When Vice President Joe Biden declined to run for president, he left an opening in this race for an aging avuncular white dude with aw-shucks blue-collar appeal and wackadoodle mannerisms. Gov. John Kasich saw that opening and ran through it like Eddie George, only way slower and with too many gesticulations to ever hold on to a football.
It served him well enough to allow him to hang on through the primary process for his first win in his home state of Ohio Tuesday, where he beat frontrunner Donald Trump by 10 points.
He got to Ohio largely without coming under attack from his opponents, who viewed him as a longshot with no path to the nomination. His rhetoric, as is the luxury of a trailing and untouched candidate, remained ostentatiously positive and above the fray. He has patted himself on the back for his ability to reach across the aisle, both in policy and politics — a skill borne out in the 60-plus-percent approval rating in Ohio that lifted him over Trump.
He has referenced his Washington experience only to invoke the days of better bipartisanship — when Tip O’Neill and Ronald Reagan famously didn’t hate each other with the heat of a thousand suns. Like Biden, he has made himself a symbol of a bygone world with a better politics. Like Biden, in order to do so, he airbrushed the hard edges of his partisan career.
The memory of Biden’s judiciary committee hatchetman role has faded in the warm glow of his goofy, unvarnished inhabiting of the vice presidency. Likewise, memories of Kasich’s bruising Budget Committee days in the ’90s have been subsumed by his new role as governor of the great state of Sunshine and Potential.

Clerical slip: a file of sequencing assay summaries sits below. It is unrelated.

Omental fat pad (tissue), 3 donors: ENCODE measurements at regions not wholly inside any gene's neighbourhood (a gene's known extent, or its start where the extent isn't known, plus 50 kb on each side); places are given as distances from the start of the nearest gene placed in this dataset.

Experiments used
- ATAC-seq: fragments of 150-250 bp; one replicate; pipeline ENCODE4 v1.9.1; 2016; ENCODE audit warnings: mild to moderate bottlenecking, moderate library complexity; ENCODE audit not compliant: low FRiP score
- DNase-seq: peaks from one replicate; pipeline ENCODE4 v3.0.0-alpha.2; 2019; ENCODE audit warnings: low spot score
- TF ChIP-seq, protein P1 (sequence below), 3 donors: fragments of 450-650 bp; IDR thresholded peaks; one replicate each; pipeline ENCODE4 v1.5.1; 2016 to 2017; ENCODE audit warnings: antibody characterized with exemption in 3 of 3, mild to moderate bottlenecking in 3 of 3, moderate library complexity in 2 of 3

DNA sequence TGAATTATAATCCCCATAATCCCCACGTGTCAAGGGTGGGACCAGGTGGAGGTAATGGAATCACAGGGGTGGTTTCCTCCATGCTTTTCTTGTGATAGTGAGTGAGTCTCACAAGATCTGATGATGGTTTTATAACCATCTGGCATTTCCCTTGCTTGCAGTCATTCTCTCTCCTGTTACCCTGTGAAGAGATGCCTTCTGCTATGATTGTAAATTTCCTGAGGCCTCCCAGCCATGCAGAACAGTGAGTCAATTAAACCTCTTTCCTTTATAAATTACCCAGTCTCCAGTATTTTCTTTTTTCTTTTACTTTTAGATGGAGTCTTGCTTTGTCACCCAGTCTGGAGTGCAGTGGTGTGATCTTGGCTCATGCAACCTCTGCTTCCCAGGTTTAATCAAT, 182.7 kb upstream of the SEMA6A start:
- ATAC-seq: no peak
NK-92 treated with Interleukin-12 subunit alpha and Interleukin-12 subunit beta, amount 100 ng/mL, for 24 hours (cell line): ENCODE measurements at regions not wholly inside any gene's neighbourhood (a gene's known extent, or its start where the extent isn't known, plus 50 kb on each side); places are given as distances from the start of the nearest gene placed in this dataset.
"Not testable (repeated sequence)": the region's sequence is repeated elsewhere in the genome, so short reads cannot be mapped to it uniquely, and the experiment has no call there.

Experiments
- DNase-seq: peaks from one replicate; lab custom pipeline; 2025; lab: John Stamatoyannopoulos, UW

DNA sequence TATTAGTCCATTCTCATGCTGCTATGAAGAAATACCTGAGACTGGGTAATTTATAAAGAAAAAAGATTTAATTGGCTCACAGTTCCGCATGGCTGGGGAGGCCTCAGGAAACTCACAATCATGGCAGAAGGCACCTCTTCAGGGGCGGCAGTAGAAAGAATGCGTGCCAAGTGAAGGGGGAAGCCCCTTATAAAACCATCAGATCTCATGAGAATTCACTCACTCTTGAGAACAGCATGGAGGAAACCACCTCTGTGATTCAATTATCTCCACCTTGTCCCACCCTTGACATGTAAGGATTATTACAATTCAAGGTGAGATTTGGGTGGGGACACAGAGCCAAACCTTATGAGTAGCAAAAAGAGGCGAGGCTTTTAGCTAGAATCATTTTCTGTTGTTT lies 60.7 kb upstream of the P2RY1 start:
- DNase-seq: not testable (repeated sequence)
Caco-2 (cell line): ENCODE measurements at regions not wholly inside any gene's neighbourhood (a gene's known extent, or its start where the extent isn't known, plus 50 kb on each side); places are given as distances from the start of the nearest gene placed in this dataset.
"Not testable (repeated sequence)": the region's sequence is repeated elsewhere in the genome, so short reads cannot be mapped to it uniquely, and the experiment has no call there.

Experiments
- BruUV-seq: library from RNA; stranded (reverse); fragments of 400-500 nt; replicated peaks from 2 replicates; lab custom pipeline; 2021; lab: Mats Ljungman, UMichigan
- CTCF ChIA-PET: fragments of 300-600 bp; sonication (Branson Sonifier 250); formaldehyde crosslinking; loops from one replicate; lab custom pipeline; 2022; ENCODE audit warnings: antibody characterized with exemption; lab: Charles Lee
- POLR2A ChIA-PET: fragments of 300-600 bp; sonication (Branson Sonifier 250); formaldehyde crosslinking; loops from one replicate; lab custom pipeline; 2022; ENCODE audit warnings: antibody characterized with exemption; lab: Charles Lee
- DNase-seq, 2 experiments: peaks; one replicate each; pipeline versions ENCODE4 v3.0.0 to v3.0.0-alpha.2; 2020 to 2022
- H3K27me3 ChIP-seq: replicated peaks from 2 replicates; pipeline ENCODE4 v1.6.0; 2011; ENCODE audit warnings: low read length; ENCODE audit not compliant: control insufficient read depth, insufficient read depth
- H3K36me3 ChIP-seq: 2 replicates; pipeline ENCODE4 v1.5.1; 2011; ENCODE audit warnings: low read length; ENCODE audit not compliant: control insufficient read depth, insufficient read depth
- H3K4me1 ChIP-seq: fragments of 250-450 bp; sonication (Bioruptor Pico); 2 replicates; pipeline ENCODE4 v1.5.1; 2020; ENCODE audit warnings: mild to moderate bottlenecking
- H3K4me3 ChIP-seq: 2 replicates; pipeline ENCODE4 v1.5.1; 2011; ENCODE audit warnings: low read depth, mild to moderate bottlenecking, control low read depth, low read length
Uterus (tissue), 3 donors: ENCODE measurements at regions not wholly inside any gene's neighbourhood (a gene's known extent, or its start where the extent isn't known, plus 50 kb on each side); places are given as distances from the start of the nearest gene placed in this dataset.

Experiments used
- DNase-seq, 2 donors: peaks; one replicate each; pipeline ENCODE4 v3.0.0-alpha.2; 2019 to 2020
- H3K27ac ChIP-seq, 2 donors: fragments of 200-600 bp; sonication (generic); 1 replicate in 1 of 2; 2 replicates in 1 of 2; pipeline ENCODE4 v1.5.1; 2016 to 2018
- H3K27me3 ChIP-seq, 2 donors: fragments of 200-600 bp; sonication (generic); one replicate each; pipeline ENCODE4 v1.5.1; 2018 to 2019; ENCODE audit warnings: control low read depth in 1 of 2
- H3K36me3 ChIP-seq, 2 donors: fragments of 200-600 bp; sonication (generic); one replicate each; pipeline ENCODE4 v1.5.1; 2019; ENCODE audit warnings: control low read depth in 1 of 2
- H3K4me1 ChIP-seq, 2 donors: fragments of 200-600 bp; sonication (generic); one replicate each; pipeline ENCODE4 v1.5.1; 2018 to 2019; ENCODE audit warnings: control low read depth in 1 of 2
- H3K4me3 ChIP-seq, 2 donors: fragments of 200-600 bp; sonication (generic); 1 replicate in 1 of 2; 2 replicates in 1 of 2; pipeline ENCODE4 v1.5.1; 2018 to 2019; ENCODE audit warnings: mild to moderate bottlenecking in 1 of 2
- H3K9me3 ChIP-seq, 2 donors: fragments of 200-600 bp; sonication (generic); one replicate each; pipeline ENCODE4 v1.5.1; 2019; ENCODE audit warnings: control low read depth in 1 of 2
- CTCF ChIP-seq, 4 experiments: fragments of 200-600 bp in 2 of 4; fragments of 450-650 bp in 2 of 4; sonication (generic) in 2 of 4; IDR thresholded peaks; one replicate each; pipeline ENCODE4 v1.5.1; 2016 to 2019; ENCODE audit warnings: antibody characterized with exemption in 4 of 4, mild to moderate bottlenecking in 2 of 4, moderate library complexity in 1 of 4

Tonight, Kasich vowed, “I will not take the low road to the highest office in the land.” It’s a nice promise, but it will be interesting to see how well it holds up when Trump begins mocking him and worse. Despite their makeovers, Biden and Kasich share with Trump an ability to get rough-and-tumble and tell it like it is with unpretentious enthusiasm. It’s a skill that gives all of them access to working-class Americans other politicians envy. Kasich has benefited thus far from downplaying this part of his persona, but at the cost of conceding that ground to Trump in every other state.
A man who has a mean streak — Kasich has called legislators “knuckleheads,” “thugs,” and “bullies,” Politico noted in a story on his unlikely transformation — may not be as good at containing it when he no longer has a Rubio in the race to dish out insults for him while taking incoming from Trump.
“I’m getting ready to rent a covered wagon. We’re going to have the wind blow us over the Rocky Mountains to California,” Kasich said in his victory speech Tuesday, perfectly channeling the slightly nonsensical folksiness of Biden. His poised, professional wife Karen, over his shoulder, offered another parallel.
Well, if the Ray-Bans fit.
But if Trump unleashes the old Kasich, it could be a BFD.